I develop Android apps so I though I'd explain why a task killer isn't needed on an Android system.

    Android apps use activites to preform tasks. For example, if you use a file manager to send a picture via email, the file manager calls the send activity within an email app, passes the file name to it and the email app sends the picture.. not the file manager. This will result in seeing the email app as "running" even though the user didn't actually launch that email app.

    Smaller apps
    Using activites helps developers design smaller apps. A file manager app that contains every bit of code needed to do everything a file manager does would likely be so large that no one would want to install it. Developers know that an android phone more than likely has an email app so there is no need for the developer to include email code in his/her file manager to send a picture when he/she can call an activity in an existing email app to do the job. This results in a smaller file manager app since there is no need to include email code or any other code for an activity that can be done via an app that is already present on the phone. This also alleviates redundant code. When you install an app outside of the android market, also known as sideloading, the file manager app calls the package installer (already present in Android) to install the requested app.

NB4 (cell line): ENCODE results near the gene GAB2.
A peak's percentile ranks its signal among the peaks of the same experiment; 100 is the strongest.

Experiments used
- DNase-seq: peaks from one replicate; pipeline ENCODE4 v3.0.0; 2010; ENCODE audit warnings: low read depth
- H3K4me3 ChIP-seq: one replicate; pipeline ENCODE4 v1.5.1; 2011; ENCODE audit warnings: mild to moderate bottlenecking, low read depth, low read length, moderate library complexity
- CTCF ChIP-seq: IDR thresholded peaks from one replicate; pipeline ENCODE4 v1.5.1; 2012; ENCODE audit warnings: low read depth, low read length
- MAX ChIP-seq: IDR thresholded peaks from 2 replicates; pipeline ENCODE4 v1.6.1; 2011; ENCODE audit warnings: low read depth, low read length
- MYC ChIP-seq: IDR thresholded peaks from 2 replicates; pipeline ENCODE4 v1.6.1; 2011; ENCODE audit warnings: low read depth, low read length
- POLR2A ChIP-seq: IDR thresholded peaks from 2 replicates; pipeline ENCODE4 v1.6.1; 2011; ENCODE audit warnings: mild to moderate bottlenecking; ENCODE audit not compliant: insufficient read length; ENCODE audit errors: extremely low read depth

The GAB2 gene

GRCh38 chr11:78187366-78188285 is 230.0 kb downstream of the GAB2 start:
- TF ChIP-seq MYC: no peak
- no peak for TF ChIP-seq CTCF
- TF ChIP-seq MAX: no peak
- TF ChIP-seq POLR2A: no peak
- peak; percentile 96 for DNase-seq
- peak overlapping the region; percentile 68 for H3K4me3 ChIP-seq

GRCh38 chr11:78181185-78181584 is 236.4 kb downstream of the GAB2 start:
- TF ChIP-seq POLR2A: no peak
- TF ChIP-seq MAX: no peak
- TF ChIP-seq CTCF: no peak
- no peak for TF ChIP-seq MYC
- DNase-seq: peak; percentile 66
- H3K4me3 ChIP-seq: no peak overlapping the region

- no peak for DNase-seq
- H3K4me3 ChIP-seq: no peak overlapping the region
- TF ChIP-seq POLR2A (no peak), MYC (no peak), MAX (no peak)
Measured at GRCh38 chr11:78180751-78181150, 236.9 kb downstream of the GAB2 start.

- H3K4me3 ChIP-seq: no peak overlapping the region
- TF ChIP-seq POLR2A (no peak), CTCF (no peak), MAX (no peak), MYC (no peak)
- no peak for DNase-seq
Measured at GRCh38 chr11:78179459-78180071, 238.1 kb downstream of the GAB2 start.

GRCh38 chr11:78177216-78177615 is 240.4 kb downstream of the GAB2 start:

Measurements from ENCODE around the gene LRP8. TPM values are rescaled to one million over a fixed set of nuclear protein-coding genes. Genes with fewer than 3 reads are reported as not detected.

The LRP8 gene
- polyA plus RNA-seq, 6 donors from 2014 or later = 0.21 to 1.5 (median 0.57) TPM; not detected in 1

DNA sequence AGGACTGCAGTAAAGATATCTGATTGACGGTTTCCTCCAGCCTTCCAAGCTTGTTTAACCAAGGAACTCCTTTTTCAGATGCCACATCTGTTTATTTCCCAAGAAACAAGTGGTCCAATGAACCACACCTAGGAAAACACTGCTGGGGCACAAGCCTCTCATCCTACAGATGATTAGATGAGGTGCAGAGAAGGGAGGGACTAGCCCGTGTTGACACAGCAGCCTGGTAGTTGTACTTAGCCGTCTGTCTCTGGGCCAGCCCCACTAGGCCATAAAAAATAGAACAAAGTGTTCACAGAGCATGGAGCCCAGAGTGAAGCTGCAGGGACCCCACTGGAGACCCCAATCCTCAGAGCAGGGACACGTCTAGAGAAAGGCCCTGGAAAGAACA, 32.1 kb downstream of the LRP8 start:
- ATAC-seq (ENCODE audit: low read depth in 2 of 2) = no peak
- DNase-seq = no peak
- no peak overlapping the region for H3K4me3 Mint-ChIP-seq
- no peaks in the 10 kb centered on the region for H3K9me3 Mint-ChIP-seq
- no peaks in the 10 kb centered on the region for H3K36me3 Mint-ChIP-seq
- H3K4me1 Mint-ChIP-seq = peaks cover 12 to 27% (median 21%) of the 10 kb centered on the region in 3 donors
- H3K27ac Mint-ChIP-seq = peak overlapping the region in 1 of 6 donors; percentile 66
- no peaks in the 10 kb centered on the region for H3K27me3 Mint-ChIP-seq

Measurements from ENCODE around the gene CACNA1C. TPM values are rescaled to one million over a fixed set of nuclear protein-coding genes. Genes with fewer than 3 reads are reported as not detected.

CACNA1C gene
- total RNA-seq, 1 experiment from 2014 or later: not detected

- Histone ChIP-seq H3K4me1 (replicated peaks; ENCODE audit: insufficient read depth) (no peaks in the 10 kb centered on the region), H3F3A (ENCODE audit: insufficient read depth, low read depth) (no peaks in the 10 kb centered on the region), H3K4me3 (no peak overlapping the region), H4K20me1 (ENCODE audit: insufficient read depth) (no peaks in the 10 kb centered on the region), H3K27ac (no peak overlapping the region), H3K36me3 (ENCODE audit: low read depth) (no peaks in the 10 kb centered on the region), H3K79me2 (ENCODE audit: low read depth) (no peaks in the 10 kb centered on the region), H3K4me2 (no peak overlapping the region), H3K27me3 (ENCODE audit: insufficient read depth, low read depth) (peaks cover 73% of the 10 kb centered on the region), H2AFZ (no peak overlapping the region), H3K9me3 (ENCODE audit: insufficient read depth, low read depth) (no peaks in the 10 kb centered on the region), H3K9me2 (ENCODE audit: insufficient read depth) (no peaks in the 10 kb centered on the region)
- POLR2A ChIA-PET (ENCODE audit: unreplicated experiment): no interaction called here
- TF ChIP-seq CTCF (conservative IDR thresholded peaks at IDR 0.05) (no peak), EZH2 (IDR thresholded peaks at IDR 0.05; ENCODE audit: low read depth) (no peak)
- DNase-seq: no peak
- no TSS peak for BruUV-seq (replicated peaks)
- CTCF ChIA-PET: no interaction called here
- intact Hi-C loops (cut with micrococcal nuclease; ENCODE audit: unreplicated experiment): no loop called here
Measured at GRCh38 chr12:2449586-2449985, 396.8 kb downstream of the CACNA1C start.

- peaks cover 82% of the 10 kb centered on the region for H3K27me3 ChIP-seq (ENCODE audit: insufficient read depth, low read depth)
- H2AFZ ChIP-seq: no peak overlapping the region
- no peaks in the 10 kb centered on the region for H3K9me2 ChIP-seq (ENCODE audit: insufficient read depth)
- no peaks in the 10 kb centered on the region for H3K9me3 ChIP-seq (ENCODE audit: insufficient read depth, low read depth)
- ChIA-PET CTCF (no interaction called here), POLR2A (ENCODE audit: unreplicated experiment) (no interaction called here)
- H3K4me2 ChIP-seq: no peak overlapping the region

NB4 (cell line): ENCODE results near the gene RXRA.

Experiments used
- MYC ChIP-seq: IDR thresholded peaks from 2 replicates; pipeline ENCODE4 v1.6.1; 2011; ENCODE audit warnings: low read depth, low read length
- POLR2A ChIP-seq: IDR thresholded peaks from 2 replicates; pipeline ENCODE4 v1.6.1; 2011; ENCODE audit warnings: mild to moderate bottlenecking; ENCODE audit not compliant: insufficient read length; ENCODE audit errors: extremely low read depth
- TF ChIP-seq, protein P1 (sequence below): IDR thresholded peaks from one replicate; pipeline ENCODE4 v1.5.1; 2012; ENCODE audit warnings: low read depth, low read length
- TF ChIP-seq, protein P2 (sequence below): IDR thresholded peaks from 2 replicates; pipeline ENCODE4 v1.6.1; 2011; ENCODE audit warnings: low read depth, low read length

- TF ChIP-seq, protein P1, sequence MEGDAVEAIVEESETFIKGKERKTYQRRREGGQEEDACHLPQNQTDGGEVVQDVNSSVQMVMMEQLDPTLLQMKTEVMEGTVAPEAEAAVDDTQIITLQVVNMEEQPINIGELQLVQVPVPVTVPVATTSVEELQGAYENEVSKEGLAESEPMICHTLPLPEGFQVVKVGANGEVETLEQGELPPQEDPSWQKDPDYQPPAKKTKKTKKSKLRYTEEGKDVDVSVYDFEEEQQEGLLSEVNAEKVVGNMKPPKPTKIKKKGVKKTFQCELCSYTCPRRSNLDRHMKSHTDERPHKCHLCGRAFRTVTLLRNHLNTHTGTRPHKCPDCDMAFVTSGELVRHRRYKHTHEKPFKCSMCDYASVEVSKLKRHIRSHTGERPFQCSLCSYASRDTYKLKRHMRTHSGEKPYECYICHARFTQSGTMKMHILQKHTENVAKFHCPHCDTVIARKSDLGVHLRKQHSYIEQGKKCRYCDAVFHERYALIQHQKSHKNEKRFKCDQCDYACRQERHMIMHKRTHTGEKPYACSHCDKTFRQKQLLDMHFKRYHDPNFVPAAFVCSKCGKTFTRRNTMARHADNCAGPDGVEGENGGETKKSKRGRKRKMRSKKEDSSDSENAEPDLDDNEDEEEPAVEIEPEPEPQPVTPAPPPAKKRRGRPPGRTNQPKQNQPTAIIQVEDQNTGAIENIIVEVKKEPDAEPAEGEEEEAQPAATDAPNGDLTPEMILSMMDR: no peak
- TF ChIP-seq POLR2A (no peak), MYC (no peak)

Running apps vs. cached apps